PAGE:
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Tuesday, 5 November 1985
Page: 1509

Senator BOSWELL(12.24) —The Opposition approves of the principle behind the Interstate Road Transport Bill, but it has some reservations over the Bill and its effects and it will be moving an amendment. Most of the problems arising from this Bill occur because of the haste with which it has been put before this Parliament. The Bill and its allied Bill allow for a system to be established whereby heavy vehicles involved in interstate trade will be federally registered. The registration fee will go into a trust fund called the Interstate Road Transport Trust Fund and it will be administered by the States. This fund will be used for road repair and maintenance. The legislation covers only those vehicles that are used in interstate trade. I know that some associations are desperately trying to get this legislation through, irrespective of whether it is complete. Their argument is that any legislation is better than none and that someone has to make the first move so the States will move to get their legislation through. I say to those associations: We state in our amendment that we would like this legislation to be pulled out and redrafted, and the anomalies sorted out. I note in passing that an examination of the present State charges shows that the two free enterprise States, Tasmania and Queensland, have the lowest registration fees of any State. That is another example of why people should support the free enterprise side of politics.

This legislation introduces a Federal operators licence to carry on an interstate road transport business. The fee is to be paid annually and a register kept of the licensed operators. That measure, of course, is to be welcomed. The whole important issue of Federal and road safety standards--

Senator Walsh —Who wrote that for you?

Senator BOSWELL —I thought the Minister would keep quiet after the question asked of him a few weeks ago. The important issue of Federal and road safety standards is given to the Minister by this legislation. The Minister is given the power to establish standards by regulation without any guidelines or conditions, and that is causing the Opposition some concern. This legislation is wide in its application and it attempts to deal with many aspects of the road transport industry. The key to this legislation is the agreement between the States and the Commonwealth to introduce complementary legislation, yet a lot of the States have not put down their legislation as yet. The State legislation will cover what is called `the fast track package': The introduction of a graduated truck licence and minimum requirements for operators to observe; action to improve railway cost recovery to match any improvements in cost recovery in the road freight industry; the removal of speed limit differentials beween trucks and other vehicles outside built-up areas; and the removal of fees charged by some States on vehicles already registered in other States.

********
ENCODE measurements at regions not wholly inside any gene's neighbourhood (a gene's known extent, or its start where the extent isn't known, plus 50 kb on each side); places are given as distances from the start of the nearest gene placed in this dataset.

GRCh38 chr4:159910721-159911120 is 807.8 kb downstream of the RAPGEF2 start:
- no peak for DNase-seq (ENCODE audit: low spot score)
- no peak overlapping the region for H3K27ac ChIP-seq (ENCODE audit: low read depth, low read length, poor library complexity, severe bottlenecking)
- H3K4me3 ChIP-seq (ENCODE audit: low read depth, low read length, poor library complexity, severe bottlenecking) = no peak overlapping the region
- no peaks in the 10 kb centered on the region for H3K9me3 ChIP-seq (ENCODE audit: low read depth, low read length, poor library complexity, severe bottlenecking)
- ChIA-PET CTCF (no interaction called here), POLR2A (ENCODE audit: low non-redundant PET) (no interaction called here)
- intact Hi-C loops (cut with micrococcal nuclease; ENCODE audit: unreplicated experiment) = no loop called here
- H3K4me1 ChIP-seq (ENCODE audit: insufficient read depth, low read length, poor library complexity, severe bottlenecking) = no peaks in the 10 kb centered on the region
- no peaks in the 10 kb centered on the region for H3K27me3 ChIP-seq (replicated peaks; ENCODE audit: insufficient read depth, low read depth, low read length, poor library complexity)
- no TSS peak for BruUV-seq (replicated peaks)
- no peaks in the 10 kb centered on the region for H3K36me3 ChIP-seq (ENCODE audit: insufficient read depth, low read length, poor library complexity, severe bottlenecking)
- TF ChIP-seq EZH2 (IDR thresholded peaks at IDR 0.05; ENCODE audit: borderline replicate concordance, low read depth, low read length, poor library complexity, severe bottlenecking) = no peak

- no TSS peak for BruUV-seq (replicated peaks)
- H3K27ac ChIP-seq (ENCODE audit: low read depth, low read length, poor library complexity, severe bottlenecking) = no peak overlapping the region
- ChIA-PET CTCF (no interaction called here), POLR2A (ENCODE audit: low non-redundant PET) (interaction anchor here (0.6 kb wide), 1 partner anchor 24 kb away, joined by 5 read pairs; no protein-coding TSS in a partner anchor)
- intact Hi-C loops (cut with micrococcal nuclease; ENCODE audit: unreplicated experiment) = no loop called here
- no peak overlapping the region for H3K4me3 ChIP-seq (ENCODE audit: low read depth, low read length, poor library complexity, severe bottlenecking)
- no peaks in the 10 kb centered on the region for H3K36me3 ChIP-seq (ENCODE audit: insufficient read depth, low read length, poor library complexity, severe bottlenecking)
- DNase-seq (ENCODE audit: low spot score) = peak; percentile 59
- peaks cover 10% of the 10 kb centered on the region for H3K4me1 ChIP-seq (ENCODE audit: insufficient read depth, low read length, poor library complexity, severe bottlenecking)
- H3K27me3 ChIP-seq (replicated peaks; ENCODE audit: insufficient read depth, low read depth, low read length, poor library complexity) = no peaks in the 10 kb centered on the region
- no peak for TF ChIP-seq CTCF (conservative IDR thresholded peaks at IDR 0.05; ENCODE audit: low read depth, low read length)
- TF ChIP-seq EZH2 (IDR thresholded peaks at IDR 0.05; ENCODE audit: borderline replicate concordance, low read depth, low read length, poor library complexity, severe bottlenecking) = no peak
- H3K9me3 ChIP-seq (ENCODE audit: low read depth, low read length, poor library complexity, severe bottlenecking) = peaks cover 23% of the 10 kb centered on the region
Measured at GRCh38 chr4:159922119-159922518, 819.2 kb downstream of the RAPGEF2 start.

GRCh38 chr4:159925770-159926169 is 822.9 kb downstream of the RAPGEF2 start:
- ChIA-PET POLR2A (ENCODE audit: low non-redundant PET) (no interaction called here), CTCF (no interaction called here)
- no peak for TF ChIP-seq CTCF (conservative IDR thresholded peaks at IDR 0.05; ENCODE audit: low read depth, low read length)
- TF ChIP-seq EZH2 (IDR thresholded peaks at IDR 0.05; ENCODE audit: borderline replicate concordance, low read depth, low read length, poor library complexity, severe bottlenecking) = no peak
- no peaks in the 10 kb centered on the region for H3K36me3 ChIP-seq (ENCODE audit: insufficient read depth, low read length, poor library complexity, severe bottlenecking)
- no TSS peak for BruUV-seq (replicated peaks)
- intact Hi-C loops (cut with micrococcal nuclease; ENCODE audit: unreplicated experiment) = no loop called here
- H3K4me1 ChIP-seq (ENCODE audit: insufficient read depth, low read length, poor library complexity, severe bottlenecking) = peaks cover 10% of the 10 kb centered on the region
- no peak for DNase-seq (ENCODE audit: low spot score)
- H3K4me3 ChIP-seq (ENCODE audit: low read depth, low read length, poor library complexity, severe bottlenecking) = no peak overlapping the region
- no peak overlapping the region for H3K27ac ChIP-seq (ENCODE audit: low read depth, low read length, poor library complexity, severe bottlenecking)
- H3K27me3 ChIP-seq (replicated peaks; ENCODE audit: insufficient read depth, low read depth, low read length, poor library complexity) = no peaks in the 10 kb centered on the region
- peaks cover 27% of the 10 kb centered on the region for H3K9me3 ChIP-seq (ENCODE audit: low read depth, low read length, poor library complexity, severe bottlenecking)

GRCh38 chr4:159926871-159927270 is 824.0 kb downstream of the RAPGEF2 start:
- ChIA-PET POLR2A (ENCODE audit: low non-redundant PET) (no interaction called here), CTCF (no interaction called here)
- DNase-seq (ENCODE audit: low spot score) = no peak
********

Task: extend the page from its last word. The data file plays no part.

As I understand it, due to the haste with which the Government has attempted to put through this legislation, much of this complementary State legislation is not in place. The proposed State legislation represents some of the compensating factors for the truck operator in return for paying the new Federal charge of around $1,400 a year. It is, therefore, of the utmost importance that the Federal and State laws be implemented at the same time. The States' obligations cover very detailed matters. There is general public concern about the speed limit question. The matter of comparable rail cost recovery is also an enormous question. It will require endless research and discussions. It will obviously be a tremendous exercise.

The Minister for Transport (Mr Peter Morris) referred to the vexed issue of the relative levels of cost recovery for competing interstate road and rail operations. The Minister should have waited for the report of the new Inter-State Commission to come down. He has not done that. This is putting the legislation at risk. As much of the State legislation is not in place and as much of it requires long deliberations on the part of the State, it is of concern to the industry and to the Opposition that this report has not been accepted. The Minister, in his second reading speech, has not given any assurance to the industry that it will receive its side of the bargain, at the same time as bearing the cost of new charges. The Minister, in his ssecond reading speech, has told us that the vehicle registration scheme will be proclaimed once substantial progress has been made on implementing the fast track package and that the operator licensing scheme will follow and be proclaimed to match equivalent State legislation. Mr Lloyd, the shadow Minister, has asked repeatedly for an assurance from the Minister that the legislation will not be proclaimed until the State legislation is in place, but he has not received an assurance as yet.